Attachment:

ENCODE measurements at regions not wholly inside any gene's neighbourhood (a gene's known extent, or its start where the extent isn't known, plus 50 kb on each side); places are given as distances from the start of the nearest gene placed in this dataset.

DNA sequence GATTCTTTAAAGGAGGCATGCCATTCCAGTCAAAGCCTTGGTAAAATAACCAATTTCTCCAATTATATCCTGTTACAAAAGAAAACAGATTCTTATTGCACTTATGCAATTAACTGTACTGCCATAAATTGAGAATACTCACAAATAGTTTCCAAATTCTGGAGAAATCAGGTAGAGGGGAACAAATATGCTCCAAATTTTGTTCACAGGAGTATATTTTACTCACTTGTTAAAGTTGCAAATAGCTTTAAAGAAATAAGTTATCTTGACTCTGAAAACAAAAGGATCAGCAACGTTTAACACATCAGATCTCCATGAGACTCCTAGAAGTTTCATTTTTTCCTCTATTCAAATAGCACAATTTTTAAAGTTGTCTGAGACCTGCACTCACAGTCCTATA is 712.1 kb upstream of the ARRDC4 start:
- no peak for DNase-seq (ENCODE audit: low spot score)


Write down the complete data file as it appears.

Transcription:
ENCODE measurements at regions not wholly inside any gene's neighbourhood (a gene's known extent, or its start where the extent isn't known, plus 50 kb on each side); places are given as distances from the start of the nearest gene placed in this dataset.

DNA sequence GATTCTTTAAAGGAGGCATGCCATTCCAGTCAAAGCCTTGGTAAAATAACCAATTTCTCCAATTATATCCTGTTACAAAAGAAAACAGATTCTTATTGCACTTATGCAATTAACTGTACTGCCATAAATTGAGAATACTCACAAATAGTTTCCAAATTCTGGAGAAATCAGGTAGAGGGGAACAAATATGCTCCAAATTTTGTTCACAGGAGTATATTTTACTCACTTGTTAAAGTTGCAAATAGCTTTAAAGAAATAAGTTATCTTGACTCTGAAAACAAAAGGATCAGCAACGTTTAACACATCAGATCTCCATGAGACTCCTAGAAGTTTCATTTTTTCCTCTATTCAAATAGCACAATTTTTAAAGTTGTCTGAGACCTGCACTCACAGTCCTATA is 712.1 kb upstream of the ARRDC4 start:
- no peak for DNase-seq (ENCODE audit: low spot score)